TITLE

Vibrational relaxation of CO (v=1) by inelastic collisions with 3He and 4He

AUTHOR(S)
Reid, J. P.; Simpson, C. J. S. M.; Quiney, H. M.; Hutson, J. M.
PUB. DATE
August 1995
SOURCE
Journal of Chemical Physics;8/15/1995, Vol. 103 Issue 7, p2528
SOURCE TYPE
Academic Journal
DOC. TYPE
Article
ABSTRACT
Calculations of the vibrational relaxation rate constants of the CO–3He and CO–4He systems are extended to lower temperatures than in any previous calculation and a comparison made with new experimental results in the temperature range 35–295 K for CO–3He and previously published results in the range 35–2300 K for CO–4He. Both the coupled states (CS) and infinite-order sudden (IOS) approximations are used, with the self-consistent-field configuration interaction CO–He interaction potential of Diercksen and co-workers. The CS approximation is found to give a similar level of agreement with experiment for the two isotopic species, while the performance of the IOS approximation is system dependent. The discrepancy between experimental and theoretical IOS rate constants is quite different for collisions involving 3He and 4He, so that it is not profitable to compare IOS results directly with experiment for these two systems at temperatures below 300 K. The differences between the measured and the CS calculated rate constants for both the CO–4He and CO–3He systems are thought to be due predominantly to inaccuracies in the interaction potential. Relaxation rate constants for CO target molecules in collision with HD, D2 and H2 are compared with results involving 3He, 4He, and ‘‘2He,’’ revealing some systematic trends depending only on mass. However, for all hydrogen species there are marked upturns in the rate constants at low temperatures relative to those for helium atoms, while the rate constants for HD are greater than those for 3He throughout the temperature range. Calculations at small initial kinetic energies for the CO–He systems reveal an unexpected increase in relaxation cross section with reduction in kinetic energy. This implies that at very low temperatures the CO–He rate constants will show an upturn with decreasing temperature. The fact that this...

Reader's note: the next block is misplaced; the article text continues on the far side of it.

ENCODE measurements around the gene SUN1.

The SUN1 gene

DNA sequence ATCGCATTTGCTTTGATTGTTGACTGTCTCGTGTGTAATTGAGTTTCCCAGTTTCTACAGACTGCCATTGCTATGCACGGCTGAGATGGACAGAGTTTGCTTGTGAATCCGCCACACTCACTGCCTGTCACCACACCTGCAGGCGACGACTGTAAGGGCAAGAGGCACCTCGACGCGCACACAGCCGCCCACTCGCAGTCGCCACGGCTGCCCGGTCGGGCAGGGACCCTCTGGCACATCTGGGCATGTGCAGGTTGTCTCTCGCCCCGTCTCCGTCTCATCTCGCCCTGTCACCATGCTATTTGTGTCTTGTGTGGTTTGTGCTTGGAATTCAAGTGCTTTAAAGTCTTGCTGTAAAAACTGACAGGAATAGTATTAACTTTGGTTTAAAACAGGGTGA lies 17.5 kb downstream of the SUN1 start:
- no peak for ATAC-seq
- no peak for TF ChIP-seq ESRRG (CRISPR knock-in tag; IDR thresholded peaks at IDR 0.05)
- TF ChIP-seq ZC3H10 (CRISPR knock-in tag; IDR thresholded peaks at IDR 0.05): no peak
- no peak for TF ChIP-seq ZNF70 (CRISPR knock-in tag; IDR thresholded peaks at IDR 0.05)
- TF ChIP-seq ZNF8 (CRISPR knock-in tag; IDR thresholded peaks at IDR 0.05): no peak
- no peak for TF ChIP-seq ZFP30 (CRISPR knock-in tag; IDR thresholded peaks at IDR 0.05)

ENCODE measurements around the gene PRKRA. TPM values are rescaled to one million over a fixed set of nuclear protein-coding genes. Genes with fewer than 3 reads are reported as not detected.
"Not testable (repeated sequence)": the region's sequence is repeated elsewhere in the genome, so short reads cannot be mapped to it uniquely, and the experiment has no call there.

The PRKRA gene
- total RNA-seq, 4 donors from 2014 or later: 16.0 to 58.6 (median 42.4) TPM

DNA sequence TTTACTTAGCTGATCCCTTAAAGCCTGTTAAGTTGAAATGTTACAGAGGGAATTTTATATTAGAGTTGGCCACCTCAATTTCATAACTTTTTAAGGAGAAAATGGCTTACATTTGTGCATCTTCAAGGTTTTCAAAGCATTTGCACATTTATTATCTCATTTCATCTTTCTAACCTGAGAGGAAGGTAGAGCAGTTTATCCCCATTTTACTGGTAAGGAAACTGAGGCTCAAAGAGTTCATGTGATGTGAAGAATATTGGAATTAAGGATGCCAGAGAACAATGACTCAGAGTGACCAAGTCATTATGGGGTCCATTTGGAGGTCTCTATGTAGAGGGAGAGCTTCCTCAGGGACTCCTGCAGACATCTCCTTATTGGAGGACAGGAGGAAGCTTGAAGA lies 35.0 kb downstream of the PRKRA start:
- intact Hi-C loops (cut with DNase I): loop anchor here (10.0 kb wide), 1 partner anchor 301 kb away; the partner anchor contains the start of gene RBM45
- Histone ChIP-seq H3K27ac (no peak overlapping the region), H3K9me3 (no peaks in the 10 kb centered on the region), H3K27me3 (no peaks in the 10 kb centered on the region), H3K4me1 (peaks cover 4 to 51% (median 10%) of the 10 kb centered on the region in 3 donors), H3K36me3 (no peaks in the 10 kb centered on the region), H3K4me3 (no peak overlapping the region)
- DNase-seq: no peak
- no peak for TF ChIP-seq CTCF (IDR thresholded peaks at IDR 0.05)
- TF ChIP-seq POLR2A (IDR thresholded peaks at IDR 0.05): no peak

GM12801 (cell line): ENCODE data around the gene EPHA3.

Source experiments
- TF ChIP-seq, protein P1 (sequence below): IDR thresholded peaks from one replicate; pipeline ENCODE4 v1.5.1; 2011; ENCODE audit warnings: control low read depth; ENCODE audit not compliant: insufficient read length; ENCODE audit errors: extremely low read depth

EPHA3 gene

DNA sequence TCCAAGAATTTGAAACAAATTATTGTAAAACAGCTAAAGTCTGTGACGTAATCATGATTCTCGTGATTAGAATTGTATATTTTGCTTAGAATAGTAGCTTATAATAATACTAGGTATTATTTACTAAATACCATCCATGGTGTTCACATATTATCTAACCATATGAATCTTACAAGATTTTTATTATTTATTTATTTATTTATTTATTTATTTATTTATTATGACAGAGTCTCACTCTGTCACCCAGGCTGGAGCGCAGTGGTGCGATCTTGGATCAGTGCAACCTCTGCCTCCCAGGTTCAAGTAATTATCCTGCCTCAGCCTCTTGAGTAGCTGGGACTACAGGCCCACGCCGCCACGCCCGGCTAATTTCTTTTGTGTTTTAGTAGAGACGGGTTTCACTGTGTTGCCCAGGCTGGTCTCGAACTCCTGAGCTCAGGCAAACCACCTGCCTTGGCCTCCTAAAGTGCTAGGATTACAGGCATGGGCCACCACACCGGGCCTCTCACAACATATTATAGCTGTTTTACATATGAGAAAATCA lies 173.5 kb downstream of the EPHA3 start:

ACCESSION #
7628141

 

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